Is it possible to study and work part-time?
Yes, you can do it!
But like anything in life, you have to manage yourself. You don’t want to overdo it.
I recently received an email from a year 10 student called Ben. He explained his situation to me:
“I have a demanding part-time job and also have to balance school with that. I average about 10 hours [at work], but it can range from 4 hours to 25 hours each week.
The job is both physically draining as I can be on my feet for 9 hours and mentally draining as the managers put a lot of pressure on me. There is never any downtime on the job.
I was wondering if you had any tips?”
Ben, I’m so glad you asked!
Here are my thoughts on balancing school and paid work . . .
If you’re working 25 hours a week (that’s 3 full days of work plus overtime), it’s going to be challenging to fit in quality study.
Let’s do some simple maths . . .
You have 168 hours in the week.
Time for sleep = 56 hours
Time at school = 30 hours
Time at work = 25 hours
These things add up to 111 hours, which leaves you with 57 hours in the week.
Sounds like a lot, right? Think again.
Don’t forget to add in your commuting time (getting to and from work and school), time to eat, time to shower and get dressed . . . that doesn’t leave you with a lot of time to study and rest. And rest is super important. Everyone needs a rest day.
But what does the research say about juggling work and school?
The research suggests that working a few hours a week is okay. In fact, it can be beneficial. But what if you work 20 or more hours each week?
This study found that students who work more than 20 hours a week are 40% more likely than other students to drop out of high school.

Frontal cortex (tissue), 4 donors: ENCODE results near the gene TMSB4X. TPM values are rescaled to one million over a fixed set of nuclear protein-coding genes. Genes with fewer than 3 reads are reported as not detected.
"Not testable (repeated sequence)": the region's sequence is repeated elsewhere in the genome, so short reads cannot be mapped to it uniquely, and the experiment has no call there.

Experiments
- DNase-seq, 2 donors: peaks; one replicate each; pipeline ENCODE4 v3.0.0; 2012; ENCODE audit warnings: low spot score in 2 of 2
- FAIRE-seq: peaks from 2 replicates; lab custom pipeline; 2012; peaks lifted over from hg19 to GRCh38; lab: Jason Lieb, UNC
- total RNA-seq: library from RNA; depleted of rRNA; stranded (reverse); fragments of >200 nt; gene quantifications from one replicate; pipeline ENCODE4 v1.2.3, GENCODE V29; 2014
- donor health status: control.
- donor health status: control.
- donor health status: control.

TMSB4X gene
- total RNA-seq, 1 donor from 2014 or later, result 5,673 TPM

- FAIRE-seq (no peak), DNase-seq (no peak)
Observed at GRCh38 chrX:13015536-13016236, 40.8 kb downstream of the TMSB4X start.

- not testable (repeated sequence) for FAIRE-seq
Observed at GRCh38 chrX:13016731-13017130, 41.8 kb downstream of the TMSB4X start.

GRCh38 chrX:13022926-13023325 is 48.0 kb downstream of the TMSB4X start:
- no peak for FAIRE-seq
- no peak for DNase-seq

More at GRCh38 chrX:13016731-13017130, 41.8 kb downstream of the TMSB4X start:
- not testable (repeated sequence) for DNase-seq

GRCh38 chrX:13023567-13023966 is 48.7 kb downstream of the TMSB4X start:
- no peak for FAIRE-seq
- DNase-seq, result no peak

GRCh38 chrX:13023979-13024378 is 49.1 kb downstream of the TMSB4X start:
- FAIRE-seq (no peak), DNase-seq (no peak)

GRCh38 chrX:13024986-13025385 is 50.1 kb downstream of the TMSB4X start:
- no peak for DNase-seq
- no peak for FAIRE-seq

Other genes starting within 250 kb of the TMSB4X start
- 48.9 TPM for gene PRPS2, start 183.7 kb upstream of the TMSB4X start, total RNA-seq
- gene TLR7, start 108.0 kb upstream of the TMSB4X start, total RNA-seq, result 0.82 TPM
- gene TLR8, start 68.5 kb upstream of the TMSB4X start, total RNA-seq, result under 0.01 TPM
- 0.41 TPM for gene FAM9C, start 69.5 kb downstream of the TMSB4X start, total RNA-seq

Trust me, you don’t want to drop out of school.
If money is your main motivation for working, then you must finish high school.
Because by finishing school you dramatically increase your earning capacity.
Studies have found people who don’t finish high school earn a whopping 65-70% less every year than those who do finish high school. 65-70% less!
School may not pay you an hourly wage, but if you finish school and go to university this will pay great dividends later down the track. Studies show that qualified people have higher employment rates and higher incomes.
According to the Australian Bureau of Statistics, in 2016 people with at least a bachelor’s degree earned $600 more each week than those with no qualifications on average.
But what about all those famous drop outs who became millionaires/billionaires (e.g. Steve Jobs and Mark Zuckerberg)?
Most of these famous examples dropped out of university (not high school). And when they did drop out, they weren’t sitting on the couch all day watching Netflix and eating sausage rolls.
All of these famous drop outs had passions and interests that they pursued with intense focus outside of the traditional education system. Often we lose sight of this fact and jump to the conclusion that you can drop out of school and become rich. But it doesn’t work like that.
Ask yourself, “Do I really need the money?”
How much money do you really need? And what are you spending your money on? Are these things making you happier?
I met a year 12 student who was spending $200 a month on dying her hair. It was a source of unnecessary stress. When I asked her what the biggest challenge was in her life, she stated:
“[My biggest challenge is] when my hair colour is not one single colour despite it being a naturally blended blonde from my roots. . . don’t ever dye your hair!”
$200 plus a truckload of stress. Think about that for a moment.
Now think about that in terms of life energy. How much time and energy does it take to make the money ($200) to pay for her hair to be dyed?
For a student on an hourly wage of $15, you’re looking at 13 hours of work (nearly two full days).
You have to ask, “Is it really worth it?”
But it’s not all about the money . . .
Obviously, money is only one factor to consider in all of this.